Almost a thousand Americans were killed, including 241 Marines who were blown up while asleep in Beirut in 1983. For 22 years the United States, under presidents from both parties, behaved in exactly the way that Khomeini had predicted. It took countless successive blows, including the 1993 bombing of the World Trade Center in New York, without decisive retaliation.

That attitude invited, indeed encouraged, more attacks. The 9/11 tragedy was the inevitable denouement of the November 4 attack on the US embassy in Teheran.

The writer, an Iranian author and journalist, is editor of the Paris-based Politique Internationale.

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this is why bush must win the next election. Regardless of wether iraq was correct or not, any action in this war is better then none.
Inhumanity
Its uncanny how Russian can draw such brainless and clueless conclusions from this editorial.

By all means, make George II the life-time king of America and watch the Middle East burn. How many arabs are there? 400 million? 600 million? When the all have blown themselves to bits in Jihad against the Americans you can atleast say that "Well, atleast we did something".

Failings of Carter tell absolutely nothing of Kerry's or Bush's or anybody elses ability to handle terrorism.

I'd also like to know how the author of this editorial explains the terror in Iraq? After all, its a case where America has acted tough yet it has "amazingly" only increased terror. I suppose the author is part of that lot who believes that capitol punishment deters crime.
Russian
if you want brainless look in the mirror.


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Its uncanny how Russian can draw such brainless and clueless conclusions from this editorial.


opinion peice. I didnt draw a conclusion i am simply showing what happend the last time the USA did nothing in relation to islamifascists.

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By all means, make George II the life-time king of America


you accuse me of being braindead then post this.

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How many arabs are there? 400 million? 600 million? When the all have blown themselves to bits in Jihad against the Americans you can atleast say that "Well, atleast we did something".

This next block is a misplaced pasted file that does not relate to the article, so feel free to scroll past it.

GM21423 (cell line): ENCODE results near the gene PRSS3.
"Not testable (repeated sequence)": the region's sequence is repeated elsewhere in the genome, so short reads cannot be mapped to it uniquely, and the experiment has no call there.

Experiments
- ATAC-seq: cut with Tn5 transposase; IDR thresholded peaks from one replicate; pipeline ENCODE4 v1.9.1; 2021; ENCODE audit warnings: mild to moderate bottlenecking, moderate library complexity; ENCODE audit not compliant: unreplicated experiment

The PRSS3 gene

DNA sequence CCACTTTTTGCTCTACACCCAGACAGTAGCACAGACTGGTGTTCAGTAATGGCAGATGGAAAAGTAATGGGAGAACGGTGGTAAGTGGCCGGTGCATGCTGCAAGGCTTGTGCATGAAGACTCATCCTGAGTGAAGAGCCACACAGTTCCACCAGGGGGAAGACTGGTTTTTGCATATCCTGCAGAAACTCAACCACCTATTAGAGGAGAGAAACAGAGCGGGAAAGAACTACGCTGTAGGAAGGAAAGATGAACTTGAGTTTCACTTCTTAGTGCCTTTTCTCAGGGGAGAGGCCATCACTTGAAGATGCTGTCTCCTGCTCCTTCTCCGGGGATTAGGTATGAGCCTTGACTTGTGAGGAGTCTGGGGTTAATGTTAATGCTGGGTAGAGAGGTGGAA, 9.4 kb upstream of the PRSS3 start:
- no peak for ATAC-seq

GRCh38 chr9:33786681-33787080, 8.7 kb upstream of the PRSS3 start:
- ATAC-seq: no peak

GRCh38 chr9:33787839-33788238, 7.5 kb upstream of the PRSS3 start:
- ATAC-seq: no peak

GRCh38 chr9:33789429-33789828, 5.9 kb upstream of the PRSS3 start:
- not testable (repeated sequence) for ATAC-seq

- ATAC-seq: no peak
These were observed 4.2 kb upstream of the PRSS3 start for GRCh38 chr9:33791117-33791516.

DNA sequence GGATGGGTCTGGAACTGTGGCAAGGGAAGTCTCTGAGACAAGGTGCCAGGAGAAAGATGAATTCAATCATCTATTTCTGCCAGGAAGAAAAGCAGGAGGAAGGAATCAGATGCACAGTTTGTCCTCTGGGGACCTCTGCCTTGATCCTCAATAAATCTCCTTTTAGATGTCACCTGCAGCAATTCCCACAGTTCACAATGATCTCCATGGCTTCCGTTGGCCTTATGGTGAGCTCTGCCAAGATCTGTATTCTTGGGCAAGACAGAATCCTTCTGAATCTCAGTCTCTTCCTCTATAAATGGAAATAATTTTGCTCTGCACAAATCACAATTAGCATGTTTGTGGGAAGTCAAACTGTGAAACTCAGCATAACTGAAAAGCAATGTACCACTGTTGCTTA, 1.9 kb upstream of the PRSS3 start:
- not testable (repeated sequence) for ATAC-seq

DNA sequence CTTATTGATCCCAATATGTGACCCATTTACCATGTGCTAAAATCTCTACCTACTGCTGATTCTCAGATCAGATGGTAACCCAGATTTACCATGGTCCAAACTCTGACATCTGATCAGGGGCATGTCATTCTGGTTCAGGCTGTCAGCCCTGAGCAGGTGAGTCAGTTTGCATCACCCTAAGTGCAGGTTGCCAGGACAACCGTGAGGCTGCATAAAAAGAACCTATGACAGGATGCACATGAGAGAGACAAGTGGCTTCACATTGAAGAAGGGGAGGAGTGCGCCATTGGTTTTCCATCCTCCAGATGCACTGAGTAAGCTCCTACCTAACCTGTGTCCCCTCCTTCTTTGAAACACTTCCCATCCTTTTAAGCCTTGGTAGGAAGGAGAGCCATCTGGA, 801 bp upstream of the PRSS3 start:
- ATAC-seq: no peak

you should have quit while you where ahead. Youre only providing people with material to laugh at you.

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Failings of Carter tell absolutely nothing of Kerry's or Bush's or anybody elses ability to handle terrorism.


nor should they. Had youre IQ been higher then 15 you would realize this isnt about the men, but rather the strategy.

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also like to know how the author of this editorial explains the terror in Iraq?


Simple logical conclusion. The insurgents believe they can win. They feel america wont do a damn thing. Sure they can invade countries smash tanks but onces you draw them into a battle of attrition they will run away. Prove this wrong and you win.


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America has acted tough yet it has "amazingly" only increased terror


or trapped thousands of terrorists inside a undefendable city to be pounded from the air.

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I suppose the author is part of that lot who believes that capitol punishment deters crime.


relevence? In youre psychotic little mind perhaps theres a logical connection.
Inhumanity
Russian, I have one word for you: sarcasm. Look it up. It's in the dictionary between russian and stupid.

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this isnt about the men, but rather the strategy.


And if you knew anything about history you'd understand that Carters personality very much defined his strategy.

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Simple logical conclusion. The insurgents believe they can win. They feel america wont do a damn thing.


Yet you contradict yourself in the next reply by indirectly ackonowledging that US has been acting tough in Iraq. Which is it?

But you're right: the terrorists do believe they will win. Not because of the reason you stated though. They feel that once they send enough americans back home in a casket US will withdraw. Then they will concentrate on US puppet government in Baghdad. They're islamic extremists - they think God is on their side and they cant loose. Just like George Bush. Well, atleast Bush has some muscle behind that argument.

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or trapped thousands of terrorists inside a undefendable city to be pounded from the air.


And this has exactly what relevance to the increase in terror?

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relevence?


The relevance is that the author thinks acting tough will deter terrorism - just like advocates of capitol punishment think it will deter crime. They're both wrong.

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In youre psychotic little mind perhaps theres a logical connection.


You're just hurling insults at random, eh? Not even bothered to find appropriate expressions connected to whatever faux pas I may've committed in your opinion?